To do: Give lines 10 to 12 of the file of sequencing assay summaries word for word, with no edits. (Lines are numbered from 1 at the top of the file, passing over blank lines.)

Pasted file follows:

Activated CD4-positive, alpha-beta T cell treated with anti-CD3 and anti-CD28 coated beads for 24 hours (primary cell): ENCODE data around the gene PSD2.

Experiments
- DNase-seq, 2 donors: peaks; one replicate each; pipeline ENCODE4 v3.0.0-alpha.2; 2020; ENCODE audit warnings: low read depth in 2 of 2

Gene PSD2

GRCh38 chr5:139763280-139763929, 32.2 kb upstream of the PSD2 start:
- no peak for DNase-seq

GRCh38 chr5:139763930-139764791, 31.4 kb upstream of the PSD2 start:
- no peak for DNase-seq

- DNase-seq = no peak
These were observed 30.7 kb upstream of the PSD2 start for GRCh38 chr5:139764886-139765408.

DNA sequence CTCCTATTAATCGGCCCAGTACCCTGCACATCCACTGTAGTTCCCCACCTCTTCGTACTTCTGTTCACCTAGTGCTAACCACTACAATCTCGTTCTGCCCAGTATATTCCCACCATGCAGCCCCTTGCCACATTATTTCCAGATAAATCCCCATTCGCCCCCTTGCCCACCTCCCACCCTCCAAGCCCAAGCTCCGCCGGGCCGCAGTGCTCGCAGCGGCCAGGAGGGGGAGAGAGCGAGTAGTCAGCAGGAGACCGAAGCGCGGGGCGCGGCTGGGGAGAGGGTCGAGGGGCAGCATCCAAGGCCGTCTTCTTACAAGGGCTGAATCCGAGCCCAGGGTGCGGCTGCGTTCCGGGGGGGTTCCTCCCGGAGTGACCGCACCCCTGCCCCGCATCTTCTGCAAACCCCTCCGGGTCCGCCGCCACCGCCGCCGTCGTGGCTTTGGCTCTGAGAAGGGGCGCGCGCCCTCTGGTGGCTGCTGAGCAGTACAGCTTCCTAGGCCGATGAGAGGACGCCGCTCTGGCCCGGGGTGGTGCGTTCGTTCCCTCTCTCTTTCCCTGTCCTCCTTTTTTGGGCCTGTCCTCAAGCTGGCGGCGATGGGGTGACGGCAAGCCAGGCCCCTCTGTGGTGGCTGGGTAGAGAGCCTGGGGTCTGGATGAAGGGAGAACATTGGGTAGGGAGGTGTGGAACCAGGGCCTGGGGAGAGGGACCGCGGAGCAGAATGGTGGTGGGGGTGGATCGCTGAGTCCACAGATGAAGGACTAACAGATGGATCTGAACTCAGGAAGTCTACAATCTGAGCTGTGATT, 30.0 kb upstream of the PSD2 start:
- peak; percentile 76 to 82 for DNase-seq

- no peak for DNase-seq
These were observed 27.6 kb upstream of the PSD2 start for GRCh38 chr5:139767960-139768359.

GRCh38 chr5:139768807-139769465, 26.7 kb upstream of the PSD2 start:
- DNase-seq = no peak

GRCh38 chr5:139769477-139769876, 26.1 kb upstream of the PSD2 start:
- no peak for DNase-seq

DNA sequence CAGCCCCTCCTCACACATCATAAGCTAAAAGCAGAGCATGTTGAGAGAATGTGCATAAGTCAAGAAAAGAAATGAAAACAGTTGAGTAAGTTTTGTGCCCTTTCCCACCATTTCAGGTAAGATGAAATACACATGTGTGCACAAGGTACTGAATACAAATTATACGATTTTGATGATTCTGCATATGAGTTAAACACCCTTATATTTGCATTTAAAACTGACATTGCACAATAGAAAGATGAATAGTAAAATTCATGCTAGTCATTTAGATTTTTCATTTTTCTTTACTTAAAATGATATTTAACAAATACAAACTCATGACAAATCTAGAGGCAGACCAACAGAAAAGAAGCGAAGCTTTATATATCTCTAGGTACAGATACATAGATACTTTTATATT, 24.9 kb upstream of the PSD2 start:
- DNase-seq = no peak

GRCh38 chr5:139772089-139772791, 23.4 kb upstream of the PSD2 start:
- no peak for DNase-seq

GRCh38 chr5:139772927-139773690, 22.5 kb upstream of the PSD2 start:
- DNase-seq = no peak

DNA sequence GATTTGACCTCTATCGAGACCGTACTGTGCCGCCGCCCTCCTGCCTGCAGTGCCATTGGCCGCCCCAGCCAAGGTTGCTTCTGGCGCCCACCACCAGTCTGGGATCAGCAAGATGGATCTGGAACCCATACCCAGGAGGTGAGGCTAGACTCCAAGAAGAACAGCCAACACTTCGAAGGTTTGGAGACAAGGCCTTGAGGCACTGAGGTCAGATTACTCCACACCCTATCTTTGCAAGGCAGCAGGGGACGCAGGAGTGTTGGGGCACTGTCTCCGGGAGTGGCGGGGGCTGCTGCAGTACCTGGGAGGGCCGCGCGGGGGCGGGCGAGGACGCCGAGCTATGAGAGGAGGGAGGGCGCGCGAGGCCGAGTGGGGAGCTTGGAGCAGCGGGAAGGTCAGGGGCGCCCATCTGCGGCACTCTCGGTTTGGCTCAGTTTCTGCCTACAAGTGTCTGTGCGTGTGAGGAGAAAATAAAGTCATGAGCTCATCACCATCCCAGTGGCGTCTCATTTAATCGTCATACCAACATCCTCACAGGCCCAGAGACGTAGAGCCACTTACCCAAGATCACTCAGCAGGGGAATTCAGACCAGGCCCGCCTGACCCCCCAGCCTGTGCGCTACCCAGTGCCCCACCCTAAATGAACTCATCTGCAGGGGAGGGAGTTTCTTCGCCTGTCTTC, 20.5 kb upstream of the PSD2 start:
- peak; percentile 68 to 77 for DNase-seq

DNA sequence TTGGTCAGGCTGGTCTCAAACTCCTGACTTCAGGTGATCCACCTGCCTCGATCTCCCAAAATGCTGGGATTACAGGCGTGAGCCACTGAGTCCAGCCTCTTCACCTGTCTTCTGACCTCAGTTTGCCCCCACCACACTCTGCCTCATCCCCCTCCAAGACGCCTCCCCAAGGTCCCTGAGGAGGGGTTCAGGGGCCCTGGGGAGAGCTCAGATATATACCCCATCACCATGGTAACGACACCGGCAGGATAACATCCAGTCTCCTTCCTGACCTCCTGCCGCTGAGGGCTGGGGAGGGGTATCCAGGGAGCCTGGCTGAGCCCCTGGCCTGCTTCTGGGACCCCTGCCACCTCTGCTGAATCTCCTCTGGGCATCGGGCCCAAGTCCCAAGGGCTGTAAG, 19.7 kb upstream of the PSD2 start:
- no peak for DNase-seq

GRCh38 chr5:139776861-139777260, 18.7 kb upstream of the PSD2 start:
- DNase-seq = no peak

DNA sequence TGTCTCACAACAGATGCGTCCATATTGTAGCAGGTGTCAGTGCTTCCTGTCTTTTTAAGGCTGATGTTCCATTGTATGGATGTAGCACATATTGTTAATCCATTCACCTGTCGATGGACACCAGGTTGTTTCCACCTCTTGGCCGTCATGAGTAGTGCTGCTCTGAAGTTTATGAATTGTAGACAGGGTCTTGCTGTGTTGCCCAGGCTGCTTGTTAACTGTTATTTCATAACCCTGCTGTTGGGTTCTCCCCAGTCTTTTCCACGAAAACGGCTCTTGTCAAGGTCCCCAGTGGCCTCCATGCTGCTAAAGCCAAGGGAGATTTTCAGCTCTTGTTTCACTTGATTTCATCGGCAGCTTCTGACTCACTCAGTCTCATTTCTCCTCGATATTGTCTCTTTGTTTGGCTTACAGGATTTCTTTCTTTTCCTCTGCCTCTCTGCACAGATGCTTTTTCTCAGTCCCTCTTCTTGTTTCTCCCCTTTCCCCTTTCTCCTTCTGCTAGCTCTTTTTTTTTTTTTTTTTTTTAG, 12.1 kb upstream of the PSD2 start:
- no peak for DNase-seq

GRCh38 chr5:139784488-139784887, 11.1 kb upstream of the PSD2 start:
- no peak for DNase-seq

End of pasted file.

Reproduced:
These were observed 30.7 kb upstream of the PSD2 start for GRCh38 chr5:139764886-139765408.

DNA sequence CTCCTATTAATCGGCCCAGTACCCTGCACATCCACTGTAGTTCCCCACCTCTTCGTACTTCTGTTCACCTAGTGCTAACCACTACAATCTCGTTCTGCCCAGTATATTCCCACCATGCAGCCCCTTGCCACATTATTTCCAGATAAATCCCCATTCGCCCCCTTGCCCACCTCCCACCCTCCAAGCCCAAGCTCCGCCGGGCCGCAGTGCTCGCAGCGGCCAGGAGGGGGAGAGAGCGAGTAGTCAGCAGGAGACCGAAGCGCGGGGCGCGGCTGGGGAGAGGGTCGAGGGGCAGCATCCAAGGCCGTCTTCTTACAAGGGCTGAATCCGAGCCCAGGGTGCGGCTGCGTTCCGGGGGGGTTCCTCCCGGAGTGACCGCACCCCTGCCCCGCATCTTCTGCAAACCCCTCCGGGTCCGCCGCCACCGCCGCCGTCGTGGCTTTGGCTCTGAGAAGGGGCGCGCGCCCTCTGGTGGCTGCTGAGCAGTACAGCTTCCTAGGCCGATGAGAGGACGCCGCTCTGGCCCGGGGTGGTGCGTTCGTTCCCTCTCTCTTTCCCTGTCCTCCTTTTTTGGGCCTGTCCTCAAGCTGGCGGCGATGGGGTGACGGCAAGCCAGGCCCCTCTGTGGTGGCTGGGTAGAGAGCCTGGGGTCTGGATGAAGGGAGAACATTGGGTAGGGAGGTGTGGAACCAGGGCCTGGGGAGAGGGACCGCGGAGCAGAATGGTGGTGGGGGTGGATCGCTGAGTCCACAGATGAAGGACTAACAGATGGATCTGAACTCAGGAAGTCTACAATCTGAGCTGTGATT, 30.0 kb upstream of the PSD2 start:
- peak; percentile 76 to 82 for DNase-seq